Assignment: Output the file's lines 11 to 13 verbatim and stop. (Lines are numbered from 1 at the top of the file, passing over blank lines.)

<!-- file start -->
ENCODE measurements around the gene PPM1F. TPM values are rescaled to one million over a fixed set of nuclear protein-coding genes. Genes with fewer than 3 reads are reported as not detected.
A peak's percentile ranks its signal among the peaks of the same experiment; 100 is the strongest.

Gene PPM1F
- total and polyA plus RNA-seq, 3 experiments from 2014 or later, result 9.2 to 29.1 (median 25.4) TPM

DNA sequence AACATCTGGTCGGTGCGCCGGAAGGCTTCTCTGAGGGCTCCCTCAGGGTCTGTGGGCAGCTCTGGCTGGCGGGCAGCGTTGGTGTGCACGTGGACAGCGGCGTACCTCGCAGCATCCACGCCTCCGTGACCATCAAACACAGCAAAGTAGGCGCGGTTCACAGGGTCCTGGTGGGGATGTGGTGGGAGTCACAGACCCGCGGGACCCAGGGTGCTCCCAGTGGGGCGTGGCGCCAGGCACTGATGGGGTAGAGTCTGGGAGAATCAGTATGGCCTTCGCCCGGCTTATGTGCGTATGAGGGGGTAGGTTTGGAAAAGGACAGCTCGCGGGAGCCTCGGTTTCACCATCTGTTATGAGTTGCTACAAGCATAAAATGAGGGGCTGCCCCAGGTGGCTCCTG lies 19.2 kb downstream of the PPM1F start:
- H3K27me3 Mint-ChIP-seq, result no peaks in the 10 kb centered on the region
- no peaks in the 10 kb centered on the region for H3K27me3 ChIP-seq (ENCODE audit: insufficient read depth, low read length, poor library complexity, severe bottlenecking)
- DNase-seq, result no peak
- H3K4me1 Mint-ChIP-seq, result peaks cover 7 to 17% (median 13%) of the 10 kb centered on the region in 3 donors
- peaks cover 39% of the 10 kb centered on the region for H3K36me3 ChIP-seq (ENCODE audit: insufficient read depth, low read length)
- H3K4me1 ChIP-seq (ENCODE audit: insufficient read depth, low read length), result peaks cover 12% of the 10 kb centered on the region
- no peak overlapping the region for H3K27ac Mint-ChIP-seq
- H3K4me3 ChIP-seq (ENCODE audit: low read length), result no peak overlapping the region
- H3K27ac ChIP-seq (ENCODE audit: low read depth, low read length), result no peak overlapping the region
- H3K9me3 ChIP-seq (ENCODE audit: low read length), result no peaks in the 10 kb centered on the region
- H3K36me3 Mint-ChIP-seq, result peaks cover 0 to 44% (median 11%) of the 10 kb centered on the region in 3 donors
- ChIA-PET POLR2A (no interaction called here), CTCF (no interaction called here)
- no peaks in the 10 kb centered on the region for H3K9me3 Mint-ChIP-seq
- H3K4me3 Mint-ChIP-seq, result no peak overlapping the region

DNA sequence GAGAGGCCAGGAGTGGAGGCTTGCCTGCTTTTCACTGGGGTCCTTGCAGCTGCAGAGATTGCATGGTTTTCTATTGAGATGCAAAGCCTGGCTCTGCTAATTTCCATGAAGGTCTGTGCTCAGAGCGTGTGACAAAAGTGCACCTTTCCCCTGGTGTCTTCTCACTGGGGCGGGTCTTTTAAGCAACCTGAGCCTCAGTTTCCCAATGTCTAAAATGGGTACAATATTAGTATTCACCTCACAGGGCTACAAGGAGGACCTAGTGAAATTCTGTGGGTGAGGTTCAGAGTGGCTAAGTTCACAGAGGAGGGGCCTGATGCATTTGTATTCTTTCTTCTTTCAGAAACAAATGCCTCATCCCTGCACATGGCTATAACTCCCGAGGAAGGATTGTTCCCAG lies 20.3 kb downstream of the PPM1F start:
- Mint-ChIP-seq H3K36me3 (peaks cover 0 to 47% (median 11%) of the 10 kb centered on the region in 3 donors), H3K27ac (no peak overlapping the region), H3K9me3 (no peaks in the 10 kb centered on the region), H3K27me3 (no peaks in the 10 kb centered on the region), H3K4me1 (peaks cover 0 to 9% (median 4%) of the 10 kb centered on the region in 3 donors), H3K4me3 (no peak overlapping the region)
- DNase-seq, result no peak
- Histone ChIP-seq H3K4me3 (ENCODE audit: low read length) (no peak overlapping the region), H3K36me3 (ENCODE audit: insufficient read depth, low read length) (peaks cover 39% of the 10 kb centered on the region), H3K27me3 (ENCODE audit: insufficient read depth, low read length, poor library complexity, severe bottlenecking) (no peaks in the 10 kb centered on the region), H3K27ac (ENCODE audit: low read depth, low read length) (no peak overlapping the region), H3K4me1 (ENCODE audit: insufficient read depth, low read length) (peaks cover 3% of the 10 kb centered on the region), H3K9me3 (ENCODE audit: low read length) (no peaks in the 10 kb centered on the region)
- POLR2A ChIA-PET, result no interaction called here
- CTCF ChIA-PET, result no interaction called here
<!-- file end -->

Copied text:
- H3K4me1 ChIP-seq (ENCODE audit: insufficient read depth, low read length), result peaks cover 12% of the 10 kb centered on the region
- no peak overlapping the region for H3K27ac Mint-ChIP-seq
- H3K4me3 ChIP-seq (ENCODE audit: low read length), result no peak overlapping the region